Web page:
Sunday, January 16, 2022
United Kingdom-based pharmaceutical giant GlaxoSmithKline (GSK) confirmed January 15 it had rejected three “unsolicited, conditional and non-binding proposals” by Unilever to acquire its Consumer Healthcare division, including one bid of GBP50 billion in value made on December 20, believing Unilever “fundamentally undervalued” the business and its potential.
News that Unilever attempted to buy GSK Consumer Healthcare for 50 billion pounds, split between GBP41.7 billion in cash and 8.3 billion in Unilever shares, was first reported by The Sunday Times, and subsequently confirmed by both companies. Had the latest acquisition offer gone through, it would have been the largest deal since the beginning of the Covid-19 pandemic, and one of the biggest ever among companies listed on the London Stock Exchange.
A deal would likely mean integrating the GSK division into Unilever’s own beauty and personal care business, which has seen profit margins struggle under Covid-19 lockdowns and higher costs for plastics and petrochemicals.
A brief response on the Unilever website confirmed it “had approached GSK and Pfizer about a potential acquisition”, and adds GSK Consumer Healthcare “would be a strong strategic fit” as the company looks to rework its portfolio. GSK indicated the proposals were “carefully evaluated” by its board of directors, but unanimously rejected under the conclusion they “were not in the best interests of GSK shareholders” and “failed to reflect the intrinsic value of the business and its potential”.
The Sunday Times have indicated the latest deal did not include an acquisition premium or recognition of corporate synergies; the joint venture between GSK and healthcare firm Pfizer, which holds a minority stake in the company, was initially projected to generate GBP500 million in cost savings by this year and realise “substantial cost synergies”. The BBC’s business editor Simon Jack wrote that a standard takeover premium would be about 30%, but could be reduced over the GBP10 billion in debt GSK was predicted to “leave on the books”, of the GBP22 billion net debt GSK reported for Q3 2021.
The deals were assessed by the Board respective of a proposed demerger of GSK Consumer Health into a separate PLC in the middle of this year. Jack wrote GSK “always” had “an open mind to a trade sale to another party if the price was right.” Unilever did not take into account the standard takeover premium, the value of cost savings and Board confidence Consumer Health could deliver “superior organic sales growth” of between four and six per cent in the medium term. This was despite valuations of about GBP50 billion by Goldman Sachs and Barclays analysts, and a lower GBP45 billion valuation by Jeffries Group.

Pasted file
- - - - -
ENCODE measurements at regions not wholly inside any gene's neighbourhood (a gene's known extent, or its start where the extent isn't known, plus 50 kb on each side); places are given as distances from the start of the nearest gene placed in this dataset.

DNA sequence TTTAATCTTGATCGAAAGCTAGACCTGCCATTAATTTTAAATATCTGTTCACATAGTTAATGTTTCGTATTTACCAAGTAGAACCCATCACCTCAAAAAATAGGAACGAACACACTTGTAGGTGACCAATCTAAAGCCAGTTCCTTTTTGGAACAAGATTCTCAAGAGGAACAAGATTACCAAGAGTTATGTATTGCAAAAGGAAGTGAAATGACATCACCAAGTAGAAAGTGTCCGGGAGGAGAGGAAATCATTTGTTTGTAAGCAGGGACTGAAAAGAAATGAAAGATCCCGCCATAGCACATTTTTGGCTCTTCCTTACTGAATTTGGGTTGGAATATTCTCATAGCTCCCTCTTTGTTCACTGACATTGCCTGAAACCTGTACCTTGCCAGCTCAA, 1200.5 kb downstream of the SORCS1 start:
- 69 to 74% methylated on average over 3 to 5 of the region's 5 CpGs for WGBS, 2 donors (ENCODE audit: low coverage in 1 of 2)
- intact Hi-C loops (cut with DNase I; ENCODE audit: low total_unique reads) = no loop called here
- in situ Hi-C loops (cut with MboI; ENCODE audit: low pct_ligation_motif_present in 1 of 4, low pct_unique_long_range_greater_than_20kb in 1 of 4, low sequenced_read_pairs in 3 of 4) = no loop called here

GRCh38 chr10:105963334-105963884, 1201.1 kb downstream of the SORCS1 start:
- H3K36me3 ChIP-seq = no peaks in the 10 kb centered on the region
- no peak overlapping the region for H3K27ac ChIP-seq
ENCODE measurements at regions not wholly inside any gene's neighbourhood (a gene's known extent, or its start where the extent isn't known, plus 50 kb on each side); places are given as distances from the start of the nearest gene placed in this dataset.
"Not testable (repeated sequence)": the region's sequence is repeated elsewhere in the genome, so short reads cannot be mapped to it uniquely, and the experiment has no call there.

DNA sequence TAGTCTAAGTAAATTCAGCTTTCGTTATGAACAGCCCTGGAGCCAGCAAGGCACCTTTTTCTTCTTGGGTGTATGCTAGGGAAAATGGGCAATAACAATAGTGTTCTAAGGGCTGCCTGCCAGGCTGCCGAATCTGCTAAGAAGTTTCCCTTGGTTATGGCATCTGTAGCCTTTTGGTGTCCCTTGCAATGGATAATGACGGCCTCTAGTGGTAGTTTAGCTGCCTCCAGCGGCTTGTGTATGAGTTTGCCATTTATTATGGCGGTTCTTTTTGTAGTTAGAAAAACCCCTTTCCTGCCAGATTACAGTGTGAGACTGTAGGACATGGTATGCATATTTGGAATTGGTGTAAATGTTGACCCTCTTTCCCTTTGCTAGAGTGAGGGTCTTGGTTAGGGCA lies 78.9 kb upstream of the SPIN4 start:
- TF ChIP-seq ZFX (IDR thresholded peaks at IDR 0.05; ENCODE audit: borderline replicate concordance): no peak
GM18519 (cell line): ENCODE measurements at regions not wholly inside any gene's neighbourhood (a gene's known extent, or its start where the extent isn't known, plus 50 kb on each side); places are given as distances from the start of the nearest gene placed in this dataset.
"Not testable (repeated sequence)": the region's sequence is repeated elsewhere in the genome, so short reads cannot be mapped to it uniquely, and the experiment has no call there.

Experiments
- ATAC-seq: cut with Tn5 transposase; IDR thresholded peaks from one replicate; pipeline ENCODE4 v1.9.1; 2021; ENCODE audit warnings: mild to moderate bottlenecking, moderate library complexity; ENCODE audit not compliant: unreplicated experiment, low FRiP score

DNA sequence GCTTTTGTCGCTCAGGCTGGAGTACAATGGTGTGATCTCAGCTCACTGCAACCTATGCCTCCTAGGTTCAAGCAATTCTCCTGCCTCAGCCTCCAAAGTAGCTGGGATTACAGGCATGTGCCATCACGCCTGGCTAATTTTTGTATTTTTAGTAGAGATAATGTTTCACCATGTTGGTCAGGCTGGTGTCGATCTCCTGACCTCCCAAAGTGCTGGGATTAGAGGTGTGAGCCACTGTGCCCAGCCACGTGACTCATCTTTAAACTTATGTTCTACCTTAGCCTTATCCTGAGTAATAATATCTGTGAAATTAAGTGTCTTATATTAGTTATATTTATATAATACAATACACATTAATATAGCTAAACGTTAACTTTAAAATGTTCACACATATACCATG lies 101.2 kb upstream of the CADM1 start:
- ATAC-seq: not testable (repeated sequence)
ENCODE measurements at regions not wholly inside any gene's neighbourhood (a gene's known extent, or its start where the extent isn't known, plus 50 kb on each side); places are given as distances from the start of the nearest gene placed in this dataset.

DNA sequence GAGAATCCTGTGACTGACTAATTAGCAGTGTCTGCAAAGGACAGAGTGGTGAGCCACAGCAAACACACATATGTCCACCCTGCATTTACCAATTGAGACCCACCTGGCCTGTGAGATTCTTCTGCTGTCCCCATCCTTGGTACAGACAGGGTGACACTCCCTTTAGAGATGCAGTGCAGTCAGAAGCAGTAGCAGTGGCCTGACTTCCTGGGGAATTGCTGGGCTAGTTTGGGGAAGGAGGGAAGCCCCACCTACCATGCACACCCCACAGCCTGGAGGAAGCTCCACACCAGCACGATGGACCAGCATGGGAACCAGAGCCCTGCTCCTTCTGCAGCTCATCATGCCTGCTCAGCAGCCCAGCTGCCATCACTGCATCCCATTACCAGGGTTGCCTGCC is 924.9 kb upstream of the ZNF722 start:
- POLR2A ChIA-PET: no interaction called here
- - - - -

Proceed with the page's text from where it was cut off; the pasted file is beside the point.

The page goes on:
There are no current talks between Unilever and either Pfizer or GSK, and the Unilever statement reads: “There can be no certainty that any agreement will be reached.” Under CEO Alan Jope, Unilever has focused its investments and marketing on brands which “communicate a strong environmental or social purpose” by streamlining its holdings in items like beauty products and tea. Jope previously said Unilever would concentrate on smaller takeovers in industries like luxury beauty and wellness.
However, Russ Mould, investment director at AJ Bell, told the BBC this would be a “high risk deal” at a time investors are cautious about GSK’s performance, but also a time of rising inflation he says encourages “consumer goods with loyal customers”. Mould added despite strong cashflow, Unilever had recently missed targets on sales and profit margins, putting pressure on the CEO.
Pressure by activist shareholders Elliott Management Corporation and Bluebell Capital Partners have also mounted against GSK CEO Emma Walmsley over the unit’s failure to develop a Covid-19 vaccine and Walmsley’s own lack of scientific experience. GSK has been involved in the ongoing development of a Covid-19 vaccine with French biopharmaceutical company Sanofi, and announced preliminary results from Phase 3 trials last month.
In 2018, Unilever bought several consumer nutritional products from GSK, including its flagship product Horlicks, and merged its Indian subsidiary, Hindustan Unilever, with GSK Consumer Healthcare India.